We hope your stay in Barcelona will be an extraordinary experience! To help you in the process of moving here, we would like to give you some practical advice.
Where are the classes held and how would I get there?
Classes will be held in the department of English Philology, which is located in the heart of the city and can be reached by metro (Universitat stop), by bus and by Rodalies -the Catalan commuter system, operated by Renfe- (stop Passeig de Gràcia or Plaça Catalunya). You can find more information on public transport at the following links:
There is also a bike sharing service called Bicing, which is convenient if you do not want to buy a bike because you are only staying for one year. This is the website of Bicing (in Spanish): https://www.bicing.cat/es/
In which neighborhood should I find a place to live?
If you want to live near Universitat, you will pay about 450 euros per month for a single room because it is in a residential area (Eixample), very close to the touristic areas (Gòtic, Passeig de Gràcia) with many facilities, and it is well connected to other places of interest. Outside the most central area, a single room can cost between 250 euros, if it is small and expenses are excluded, and 300/350 for a bigger and more comfortable room. Whether you decide to live in a small village outside the main city or near the city center, keep in mind that the public transportation is very efficient and there are many options to travel around Barcelona.
When should I start looking for a room?
It is advisable to start looking for accommodation in August, two or three weeks in advance, then contact the owners and come for a short visit to see a few rooms, so that you will be able to move in at the beginning of September. If you start searching earlier, the rooms might not have been advertised yet, and if you start later you will miss the best opportunities, because there is a very strong demand for rental accommodation in Barcelona. Check out this webpage for some statistical data on room rentals and prices in Spain:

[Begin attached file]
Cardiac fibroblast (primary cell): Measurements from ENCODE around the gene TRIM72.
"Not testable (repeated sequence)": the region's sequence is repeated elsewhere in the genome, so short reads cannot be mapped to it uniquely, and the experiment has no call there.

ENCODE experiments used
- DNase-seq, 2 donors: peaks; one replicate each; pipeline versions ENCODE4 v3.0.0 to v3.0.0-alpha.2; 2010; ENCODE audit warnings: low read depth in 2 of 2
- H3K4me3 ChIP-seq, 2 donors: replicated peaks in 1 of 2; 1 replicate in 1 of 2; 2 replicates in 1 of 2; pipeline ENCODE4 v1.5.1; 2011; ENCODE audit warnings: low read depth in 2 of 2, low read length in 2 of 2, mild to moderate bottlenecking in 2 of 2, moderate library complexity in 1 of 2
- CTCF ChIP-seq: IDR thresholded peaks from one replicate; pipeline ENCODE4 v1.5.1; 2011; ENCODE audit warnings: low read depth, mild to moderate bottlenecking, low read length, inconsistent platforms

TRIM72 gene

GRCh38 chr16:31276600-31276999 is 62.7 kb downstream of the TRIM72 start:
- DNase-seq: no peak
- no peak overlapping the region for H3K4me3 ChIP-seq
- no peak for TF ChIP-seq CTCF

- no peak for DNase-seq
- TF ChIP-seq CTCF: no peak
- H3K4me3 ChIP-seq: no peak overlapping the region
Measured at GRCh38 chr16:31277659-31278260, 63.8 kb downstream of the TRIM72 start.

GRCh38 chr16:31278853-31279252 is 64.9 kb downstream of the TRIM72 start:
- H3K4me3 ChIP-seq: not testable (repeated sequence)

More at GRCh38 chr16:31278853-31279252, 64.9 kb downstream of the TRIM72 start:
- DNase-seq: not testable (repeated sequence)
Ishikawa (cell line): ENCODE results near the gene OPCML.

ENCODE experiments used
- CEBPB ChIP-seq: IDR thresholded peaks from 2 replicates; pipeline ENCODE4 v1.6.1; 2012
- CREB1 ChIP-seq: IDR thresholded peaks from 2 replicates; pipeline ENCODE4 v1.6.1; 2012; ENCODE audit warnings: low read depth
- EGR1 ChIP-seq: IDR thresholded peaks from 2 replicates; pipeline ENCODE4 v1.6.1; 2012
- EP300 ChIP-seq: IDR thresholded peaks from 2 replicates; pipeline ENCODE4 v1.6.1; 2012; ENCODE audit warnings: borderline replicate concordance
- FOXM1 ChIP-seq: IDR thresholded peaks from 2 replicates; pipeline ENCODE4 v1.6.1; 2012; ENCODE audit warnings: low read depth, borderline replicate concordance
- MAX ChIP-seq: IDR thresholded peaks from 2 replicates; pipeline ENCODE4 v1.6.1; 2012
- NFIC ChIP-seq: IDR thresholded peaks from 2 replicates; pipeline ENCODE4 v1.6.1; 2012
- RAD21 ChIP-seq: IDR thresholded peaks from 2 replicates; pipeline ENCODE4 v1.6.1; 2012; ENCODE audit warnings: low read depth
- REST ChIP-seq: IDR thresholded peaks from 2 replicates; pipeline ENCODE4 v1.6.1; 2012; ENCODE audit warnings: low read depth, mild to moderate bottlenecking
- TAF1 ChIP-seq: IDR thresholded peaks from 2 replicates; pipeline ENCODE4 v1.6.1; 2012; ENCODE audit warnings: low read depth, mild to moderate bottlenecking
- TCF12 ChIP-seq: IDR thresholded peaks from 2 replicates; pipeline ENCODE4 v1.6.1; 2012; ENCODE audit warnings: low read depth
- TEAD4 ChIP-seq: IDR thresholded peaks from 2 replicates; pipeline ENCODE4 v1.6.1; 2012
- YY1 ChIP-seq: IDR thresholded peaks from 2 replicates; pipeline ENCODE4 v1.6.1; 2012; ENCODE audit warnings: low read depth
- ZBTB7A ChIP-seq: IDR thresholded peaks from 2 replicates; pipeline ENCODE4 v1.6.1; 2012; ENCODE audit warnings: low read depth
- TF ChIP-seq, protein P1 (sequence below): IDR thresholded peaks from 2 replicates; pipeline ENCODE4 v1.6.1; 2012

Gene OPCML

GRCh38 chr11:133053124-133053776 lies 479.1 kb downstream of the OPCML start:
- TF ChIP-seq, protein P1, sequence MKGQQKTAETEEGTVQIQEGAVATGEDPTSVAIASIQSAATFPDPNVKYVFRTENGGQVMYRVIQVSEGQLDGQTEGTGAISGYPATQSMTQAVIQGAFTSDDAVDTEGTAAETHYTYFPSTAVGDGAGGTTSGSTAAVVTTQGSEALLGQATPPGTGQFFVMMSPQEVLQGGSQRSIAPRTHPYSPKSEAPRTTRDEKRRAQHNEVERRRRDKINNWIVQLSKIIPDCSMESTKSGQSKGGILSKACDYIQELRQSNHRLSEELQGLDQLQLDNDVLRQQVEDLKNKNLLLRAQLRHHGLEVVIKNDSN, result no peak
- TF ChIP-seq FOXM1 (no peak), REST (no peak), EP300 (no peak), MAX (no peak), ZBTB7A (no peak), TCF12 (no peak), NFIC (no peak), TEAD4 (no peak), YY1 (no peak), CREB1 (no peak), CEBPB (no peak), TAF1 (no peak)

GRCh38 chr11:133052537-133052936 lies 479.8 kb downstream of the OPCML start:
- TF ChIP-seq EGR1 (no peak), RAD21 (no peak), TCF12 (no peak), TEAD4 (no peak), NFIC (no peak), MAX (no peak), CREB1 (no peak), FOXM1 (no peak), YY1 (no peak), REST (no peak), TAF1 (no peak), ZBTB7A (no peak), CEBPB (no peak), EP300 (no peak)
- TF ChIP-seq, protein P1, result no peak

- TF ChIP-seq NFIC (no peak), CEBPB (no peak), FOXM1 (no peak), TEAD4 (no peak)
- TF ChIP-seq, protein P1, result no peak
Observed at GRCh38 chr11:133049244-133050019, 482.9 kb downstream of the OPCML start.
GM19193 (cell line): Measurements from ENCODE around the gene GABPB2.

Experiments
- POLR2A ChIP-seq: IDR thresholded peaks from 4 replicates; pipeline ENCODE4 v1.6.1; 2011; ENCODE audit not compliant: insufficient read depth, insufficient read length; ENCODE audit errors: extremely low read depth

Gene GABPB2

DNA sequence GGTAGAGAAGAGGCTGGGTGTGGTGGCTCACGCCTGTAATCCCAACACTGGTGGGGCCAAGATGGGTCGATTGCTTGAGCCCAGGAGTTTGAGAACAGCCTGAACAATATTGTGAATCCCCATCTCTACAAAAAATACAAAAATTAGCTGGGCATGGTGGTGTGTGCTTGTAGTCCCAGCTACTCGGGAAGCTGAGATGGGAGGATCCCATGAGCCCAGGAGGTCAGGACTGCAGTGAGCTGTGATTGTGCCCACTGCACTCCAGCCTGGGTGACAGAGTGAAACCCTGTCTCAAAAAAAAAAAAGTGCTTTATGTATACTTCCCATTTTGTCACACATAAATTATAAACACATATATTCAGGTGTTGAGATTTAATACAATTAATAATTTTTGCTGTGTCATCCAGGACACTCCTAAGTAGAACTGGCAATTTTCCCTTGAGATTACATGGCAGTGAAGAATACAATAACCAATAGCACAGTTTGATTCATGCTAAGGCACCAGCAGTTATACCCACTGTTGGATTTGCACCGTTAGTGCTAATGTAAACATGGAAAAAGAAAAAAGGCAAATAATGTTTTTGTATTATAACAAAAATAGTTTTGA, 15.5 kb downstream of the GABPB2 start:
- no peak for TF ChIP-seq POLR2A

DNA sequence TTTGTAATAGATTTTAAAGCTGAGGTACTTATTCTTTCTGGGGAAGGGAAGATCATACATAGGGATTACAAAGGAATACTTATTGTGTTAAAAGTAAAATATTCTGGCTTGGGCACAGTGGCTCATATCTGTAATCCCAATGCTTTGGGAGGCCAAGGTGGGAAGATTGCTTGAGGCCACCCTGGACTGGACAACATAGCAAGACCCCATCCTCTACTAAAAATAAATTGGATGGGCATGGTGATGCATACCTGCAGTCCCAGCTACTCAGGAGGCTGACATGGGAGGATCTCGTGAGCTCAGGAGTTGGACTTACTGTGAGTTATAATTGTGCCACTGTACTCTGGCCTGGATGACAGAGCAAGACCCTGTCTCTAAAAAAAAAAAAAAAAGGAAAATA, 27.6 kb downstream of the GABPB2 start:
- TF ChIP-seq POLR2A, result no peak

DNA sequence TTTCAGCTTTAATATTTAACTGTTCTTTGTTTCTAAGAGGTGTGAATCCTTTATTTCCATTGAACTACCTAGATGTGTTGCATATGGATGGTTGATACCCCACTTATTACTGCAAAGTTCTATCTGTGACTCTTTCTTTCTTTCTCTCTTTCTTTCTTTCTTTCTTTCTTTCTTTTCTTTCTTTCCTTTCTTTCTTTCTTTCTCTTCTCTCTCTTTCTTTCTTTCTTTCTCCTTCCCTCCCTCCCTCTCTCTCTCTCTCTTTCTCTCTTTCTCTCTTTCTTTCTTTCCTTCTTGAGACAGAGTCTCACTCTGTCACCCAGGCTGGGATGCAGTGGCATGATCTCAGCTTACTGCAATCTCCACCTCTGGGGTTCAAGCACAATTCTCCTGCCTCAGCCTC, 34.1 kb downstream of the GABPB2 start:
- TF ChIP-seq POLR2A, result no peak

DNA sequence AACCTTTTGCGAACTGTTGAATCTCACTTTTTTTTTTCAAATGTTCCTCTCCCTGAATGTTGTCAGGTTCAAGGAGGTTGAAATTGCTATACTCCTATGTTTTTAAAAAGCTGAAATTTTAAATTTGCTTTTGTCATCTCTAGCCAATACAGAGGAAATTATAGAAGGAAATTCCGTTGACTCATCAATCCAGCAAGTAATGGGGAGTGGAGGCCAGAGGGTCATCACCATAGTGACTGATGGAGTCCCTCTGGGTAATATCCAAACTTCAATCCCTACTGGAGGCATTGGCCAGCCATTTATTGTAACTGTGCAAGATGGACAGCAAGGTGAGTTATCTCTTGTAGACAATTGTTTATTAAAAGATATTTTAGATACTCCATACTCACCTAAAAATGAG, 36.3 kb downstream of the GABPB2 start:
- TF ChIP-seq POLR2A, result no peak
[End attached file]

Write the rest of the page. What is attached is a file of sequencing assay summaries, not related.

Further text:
If you can’t see the room before flying to Barcelona because, for example, you live in another continent, remember to check if rooms have a window on the street (habitación exterior) or only on the internal courtyard/on another room of the house (habitación interior).
Don’t worry if you still haven’t got a room when you get here, it’s common to stay in a hostel searching for accommodation. Don’t forget to check boards at university and ask your new friends, don’t be shy because there is always someone looking for new flatmates!
Do I need to speak Catalan/Spanish to find a good place?
It is not strictly necessary to speak Spanish or Catalan, but before starting your search, you should become familiar with some keywords (provided here in Spanish):
alquilar = to rent
alquiler = rent (noun)
habitación = room
piso = flat
calle/carrer = street
disponible a partir del = available from (date/price)
para chicas = for girls only
para estudiante = for student
para trabajador = for worker
fianza = deposit
estancia mínima = minimum stay
gastos (o consumos) incluidos = all bills included in the rent (gas, electricity…)
gastos excluidos = only rent, other bills excluded
recibo = receipt.
We know it’s hard to ask uncomfortable questions, even to people in Barcelona who are very friendly and open, but before paying the rent don’t feel sorry about double checking the expenses (ask: “gastos incluidos?”), the deposit required (fianza) and the minimum stay (estancia mínima).
Also, it’s good practice to ask for a receipt (recibo) for the deposit with name and document number of the owner.
How will I know I'm getting a good deal?
Once you have selected a few rooms, research it by photo and/or by address on google and in other accommodation websites, to check that the owner is offering you her lowest price. It is common to negotiate, but this might require a certain proficiency in Spanish and knowledge of the average price in the area where the flat is located.
I'm ready to sign a contract. How do I finalize everything?
When making a final decision, remember that most landlords will NOT sign a contract, and even though it is your right to renounce to a room if you don’t feel safe about giving your money to a stranger, it might be hard to find a person that gives you more guarantees. If you really like a room, take your time to think about it but then grab it by giving them the deposit as soon as possible, because it is likely that they will be showing the flat to other people on the same day of your viewing.
On this link, you'll find information about a residence hall very close to the university, which is an interesting option both for temporary or more permanent accommodation:
The following websites let you browse rooms by preferences (non-smoking/no pets allowed…):
Here are some links to agencies especially for students looking for housing:
http://www.ub.edu/sae/serveis/allotjament/residencies-privades.html (a list of agencies that have an agreement with the UB)
You can check the UB website for more resources:
There are residence halls, but they must be reserved in April. More information is here: